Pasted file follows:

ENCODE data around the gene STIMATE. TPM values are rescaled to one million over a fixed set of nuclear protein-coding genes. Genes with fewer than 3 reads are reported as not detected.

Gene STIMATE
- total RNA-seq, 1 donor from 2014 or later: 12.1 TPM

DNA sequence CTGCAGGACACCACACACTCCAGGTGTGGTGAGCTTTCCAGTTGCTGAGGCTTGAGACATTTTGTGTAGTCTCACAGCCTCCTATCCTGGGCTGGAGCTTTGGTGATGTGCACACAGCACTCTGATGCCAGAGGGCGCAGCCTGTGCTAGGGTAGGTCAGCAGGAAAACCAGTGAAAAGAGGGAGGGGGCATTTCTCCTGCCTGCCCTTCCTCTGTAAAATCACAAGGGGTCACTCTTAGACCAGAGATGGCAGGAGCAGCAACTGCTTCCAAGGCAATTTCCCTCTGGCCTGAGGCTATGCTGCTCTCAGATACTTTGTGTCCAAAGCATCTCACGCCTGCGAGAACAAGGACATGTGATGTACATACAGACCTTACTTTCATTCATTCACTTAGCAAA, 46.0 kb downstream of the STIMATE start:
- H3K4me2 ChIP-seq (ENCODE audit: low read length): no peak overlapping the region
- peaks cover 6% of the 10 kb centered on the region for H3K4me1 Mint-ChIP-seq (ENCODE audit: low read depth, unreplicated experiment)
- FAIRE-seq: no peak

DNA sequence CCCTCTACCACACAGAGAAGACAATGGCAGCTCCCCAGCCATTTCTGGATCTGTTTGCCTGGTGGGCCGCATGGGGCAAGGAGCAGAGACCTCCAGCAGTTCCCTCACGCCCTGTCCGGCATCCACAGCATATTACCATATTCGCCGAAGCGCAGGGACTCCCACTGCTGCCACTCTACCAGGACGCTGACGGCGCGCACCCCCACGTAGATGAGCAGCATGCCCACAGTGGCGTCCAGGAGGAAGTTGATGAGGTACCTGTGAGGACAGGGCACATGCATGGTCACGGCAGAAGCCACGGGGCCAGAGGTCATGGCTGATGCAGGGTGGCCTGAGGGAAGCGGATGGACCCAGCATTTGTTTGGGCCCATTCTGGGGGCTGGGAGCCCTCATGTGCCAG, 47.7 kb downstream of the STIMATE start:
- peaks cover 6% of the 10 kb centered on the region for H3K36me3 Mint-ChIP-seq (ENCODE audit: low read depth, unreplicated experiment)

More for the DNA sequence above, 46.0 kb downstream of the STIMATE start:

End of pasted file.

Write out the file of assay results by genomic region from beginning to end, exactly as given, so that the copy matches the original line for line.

ENCODE data around the gene STIMATE. TPM values are rescaled to one million over a fixed set of nuclear protein-coding genes. Genes with fewer than 3 reads are reported as not detected.

Gene STIMATE
- total RNA-seq, 1 donor from 2014 or later: 12.1 TPM

DNA sequence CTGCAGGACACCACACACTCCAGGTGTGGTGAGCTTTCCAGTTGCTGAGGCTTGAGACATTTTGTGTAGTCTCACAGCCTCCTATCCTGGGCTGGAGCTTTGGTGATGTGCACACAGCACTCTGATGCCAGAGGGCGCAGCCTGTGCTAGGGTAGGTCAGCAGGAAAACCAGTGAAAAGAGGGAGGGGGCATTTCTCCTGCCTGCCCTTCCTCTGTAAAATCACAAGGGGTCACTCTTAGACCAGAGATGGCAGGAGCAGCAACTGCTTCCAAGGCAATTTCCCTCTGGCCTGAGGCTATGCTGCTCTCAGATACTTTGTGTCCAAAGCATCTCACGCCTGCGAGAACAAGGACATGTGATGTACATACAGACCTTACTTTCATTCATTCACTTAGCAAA, 46.0 kb downstream of the STIMATE start:
- H3K4me2 ChIP-seq (ENCODE audit: low read length): no peak overlapping the region
- peaks cover 6% of the 10 kb centered on the region for H3K4me1 Mint-ChIP-seq (ENCODE audit: low read depth, unreplicated experiment)
- FAIRE-seq: no peak

DNA sequence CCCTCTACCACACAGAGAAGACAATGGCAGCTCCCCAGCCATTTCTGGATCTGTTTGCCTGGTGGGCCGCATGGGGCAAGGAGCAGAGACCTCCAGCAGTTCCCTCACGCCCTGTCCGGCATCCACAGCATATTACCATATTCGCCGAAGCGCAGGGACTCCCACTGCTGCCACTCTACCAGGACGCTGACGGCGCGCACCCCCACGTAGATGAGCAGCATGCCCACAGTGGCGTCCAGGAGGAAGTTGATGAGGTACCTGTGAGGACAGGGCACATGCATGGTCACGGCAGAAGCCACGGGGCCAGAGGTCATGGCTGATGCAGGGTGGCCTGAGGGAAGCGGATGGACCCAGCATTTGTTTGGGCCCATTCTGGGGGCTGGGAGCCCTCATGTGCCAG, 47.7 kb downstream of the STIMATE start:
- peaks cover 6% of the 10 kb centered on the region for H3K36me3 Mint-ChIP-seq (ENCODE audit: low read depth, unreplicated experiment)

More for the DNA sequence above, 46.0 kb downstream of the STIMATE start: